When Pastor Stephen Roser saw the damage that Hurricane Sandy did to his church, he was devastated.
“I thought it was over,” the Rev. Roser recalled feeling. “I thought of all the years this building has stood here and all the sacrifices that had been made to build this place. It was heartbreaking.”
Like many buildings in Howard Beach, the Assembly of God Church at 158-31 99 St. was flooded in the storm. The water damaged furniture, including all their oakwood pews. Their sound amplification system was ruined, as well as their kitchen and pulpit. Roser said the church incurred thousands of dollars in damage.
The Sunday after Sandy hit, the church continued to operate, holding services using rusty metal folding chairs. The church congregation and members of the greater community, including people from Brooklyn and as far as Georgia, came to help rebuild.
This past Sunday, after months of fixing the damage, the church, which has been in Howard Beach for over 50 years, rededicated itself as a place of worship.
“We are thankful that this day finally came. There were moments we thought it would never come,” Roser said.
The late morning service included prayer as well as songs of faith, some sung by the church’s children’s choir. The more than 100 members of the congregation joined in to sing. Those who sat down sat on red cushioned chairs in place of the destroyed pews.
Passages from the Bible were read by Roser as well as the guest speakers who attended. A photographic slide presentation of the damage the church received due to the hurricane was also shown, resulting in shocked gasps from some attendees.
During the services, a new pew from a fallen oak tree in the church’s backyard was unveiled and dedicated to the memory of the founder and first pastor of the church, the Rev. Werner Kordon, who passed away in 2011.
One of the guests invited to the rededication was Dr. Duane Durst, the superintendent of the New York District of Assemblies of God, who oversees the more than 300 Pentecostal churches in New York State.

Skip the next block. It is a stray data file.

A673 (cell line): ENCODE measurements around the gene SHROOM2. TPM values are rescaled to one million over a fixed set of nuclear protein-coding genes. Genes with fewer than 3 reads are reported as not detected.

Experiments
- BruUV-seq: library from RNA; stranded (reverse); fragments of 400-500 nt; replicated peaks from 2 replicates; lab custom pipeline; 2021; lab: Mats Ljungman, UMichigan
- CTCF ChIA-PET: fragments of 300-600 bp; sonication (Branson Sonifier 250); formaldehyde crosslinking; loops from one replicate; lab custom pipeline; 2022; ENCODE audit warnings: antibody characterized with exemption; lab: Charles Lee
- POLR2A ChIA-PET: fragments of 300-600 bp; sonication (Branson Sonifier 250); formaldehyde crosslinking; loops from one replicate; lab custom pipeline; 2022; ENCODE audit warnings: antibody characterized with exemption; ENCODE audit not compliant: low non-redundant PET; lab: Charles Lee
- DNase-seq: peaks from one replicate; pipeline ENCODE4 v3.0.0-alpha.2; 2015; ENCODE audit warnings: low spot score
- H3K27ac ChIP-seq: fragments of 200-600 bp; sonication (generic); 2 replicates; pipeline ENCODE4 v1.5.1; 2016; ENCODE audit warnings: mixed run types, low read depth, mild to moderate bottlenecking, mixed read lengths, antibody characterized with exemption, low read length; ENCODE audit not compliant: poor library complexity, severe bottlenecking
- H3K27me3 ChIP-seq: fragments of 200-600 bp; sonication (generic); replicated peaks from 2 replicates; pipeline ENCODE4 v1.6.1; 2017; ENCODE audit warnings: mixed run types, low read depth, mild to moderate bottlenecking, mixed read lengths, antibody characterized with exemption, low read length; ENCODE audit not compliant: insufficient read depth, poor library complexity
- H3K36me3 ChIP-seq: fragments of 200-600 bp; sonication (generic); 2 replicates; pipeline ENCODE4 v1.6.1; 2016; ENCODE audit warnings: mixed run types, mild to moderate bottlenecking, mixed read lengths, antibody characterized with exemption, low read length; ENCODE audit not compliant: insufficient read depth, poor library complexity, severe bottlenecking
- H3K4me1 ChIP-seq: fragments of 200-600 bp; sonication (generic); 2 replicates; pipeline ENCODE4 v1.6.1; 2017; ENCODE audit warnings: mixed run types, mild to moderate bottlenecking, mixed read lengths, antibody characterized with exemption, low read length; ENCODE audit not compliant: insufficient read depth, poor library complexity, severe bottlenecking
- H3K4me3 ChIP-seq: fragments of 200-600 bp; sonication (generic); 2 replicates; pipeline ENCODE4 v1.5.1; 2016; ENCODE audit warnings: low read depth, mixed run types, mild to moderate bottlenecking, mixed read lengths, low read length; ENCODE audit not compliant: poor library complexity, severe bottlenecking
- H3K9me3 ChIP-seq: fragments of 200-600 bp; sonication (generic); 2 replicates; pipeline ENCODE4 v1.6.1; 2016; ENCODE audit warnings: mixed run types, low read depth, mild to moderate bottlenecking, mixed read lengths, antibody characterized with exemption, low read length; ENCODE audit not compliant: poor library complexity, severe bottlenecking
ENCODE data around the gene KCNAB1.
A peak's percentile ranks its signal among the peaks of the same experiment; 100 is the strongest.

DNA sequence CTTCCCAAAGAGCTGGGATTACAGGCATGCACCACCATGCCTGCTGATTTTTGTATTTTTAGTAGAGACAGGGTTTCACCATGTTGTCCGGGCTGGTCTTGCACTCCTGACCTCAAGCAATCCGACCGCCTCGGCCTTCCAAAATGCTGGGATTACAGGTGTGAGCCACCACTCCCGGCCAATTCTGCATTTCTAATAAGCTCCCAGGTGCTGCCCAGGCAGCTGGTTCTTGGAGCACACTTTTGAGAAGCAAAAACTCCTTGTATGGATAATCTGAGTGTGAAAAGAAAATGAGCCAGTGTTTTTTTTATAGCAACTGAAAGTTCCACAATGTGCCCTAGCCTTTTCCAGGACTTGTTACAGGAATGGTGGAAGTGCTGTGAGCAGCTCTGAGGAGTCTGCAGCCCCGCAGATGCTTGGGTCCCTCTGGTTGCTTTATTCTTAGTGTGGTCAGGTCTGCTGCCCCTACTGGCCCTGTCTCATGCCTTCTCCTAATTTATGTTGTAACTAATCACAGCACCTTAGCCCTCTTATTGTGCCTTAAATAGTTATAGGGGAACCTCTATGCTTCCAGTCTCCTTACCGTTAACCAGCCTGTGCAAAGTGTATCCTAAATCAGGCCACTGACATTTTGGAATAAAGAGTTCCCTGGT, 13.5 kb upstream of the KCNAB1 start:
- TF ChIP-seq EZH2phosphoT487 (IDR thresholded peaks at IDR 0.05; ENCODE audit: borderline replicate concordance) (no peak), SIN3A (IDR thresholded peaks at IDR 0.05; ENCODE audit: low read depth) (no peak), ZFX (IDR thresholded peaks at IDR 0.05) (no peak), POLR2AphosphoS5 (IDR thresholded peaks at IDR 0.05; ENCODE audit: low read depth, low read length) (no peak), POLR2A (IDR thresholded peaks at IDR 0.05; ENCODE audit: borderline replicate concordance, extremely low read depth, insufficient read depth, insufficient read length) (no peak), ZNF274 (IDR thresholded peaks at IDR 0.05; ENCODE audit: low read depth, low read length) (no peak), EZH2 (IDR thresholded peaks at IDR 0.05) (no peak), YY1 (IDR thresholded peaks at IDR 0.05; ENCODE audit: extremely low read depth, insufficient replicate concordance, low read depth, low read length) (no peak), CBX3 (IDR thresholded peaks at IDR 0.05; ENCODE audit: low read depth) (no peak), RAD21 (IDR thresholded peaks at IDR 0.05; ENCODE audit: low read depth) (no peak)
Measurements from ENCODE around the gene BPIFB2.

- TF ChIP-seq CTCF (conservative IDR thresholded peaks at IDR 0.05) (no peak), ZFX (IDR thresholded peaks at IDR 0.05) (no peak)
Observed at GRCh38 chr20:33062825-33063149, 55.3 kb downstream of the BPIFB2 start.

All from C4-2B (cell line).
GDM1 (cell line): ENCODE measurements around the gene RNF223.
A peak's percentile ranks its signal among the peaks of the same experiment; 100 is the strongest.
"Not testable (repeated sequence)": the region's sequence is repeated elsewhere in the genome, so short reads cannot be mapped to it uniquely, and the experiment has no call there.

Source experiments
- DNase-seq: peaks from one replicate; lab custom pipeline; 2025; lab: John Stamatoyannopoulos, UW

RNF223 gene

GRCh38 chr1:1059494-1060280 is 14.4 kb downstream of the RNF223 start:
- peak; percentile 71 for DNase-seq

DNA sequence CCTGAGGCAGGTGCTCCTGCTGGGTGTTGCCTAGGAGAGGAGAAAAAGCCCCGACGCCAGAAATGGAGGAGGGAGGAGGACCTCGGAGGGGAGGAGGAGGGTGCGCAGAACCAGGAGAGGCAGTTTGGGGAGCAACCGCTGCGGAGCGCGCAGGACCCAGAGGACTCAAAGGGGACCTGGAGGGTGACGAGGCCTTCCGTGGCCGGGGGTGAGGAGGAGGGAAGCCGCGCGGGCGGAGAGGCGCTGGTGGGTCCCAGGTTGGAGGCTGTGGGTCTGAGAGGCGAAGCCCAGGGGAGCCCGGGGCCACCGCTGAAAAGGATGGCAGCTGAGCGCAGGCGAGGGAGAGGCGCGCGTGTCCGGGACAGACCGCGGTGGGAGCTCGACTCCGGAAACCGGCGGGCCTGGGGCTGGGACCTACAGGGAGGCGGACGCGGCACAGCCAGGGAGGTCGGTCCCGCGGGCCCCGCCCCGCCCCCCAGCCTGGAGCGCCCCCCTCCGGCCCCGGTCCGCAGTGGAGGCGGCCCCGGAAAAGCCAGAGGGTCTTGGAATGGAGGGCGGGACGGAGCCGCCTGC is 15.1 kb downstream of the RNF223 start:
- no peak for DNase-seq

“Right after the flood, we had congregations from all over the state contribute finances and laborers who came,” Durst said. “To see it finished is just wonderful.”
Area officials also attended the rededication and were delighted to see the church had recovered.
“Hurricane Sandy tested all of us,” said state Sen. Joe Addabbo Jr. (D-Howard Beach). “The faith of the congregants of Assembly of God was tested. They came through, their faith got them through and they survived Hurricane Sandy.”
“It’s an absolutely great day,” said Assemblyman Phil Goldfeder (D-Rockaway Park). “It’s not only a great day for Howard Beach but it’s a great day for everyone who suffered damage in Sandy to see this sign of rebirth and recovery.”
Betty Braton, chairwoman of CB 10, was also happy to see the church rededicated.
“It’s a very good day to have one of our houses of worship back,” she said.
Members of the Assembly of God congregation were just as delighted to see their church had recovered.
“The church was completely annihilated,” said Rick Sorrentino of Broad Channel. “Through God’s provision we were able to rebuild.”
Other churches in the community, including Our Lady of Grace and St. Helen’s Roman Catholic churches, were damaged, but reopened fairly quickly. The two synagogues in Howard Beach, the Howard Beach Jewish Center and the Rockwood Park Jewish Center, both suffered damages from Sandy’s storm surge, as did St. Barnabas Lutheran Church, located only a few blocks away from Assembly of God. St. Barnabas’ basement, which often hosted community events, was destroyed and the church is continuing to rebuild, according to a blog post made by Brooklyn Pastor Craig Miller on the Evangelical Lutheran Church of America’s Metropolitan Synod of New York website.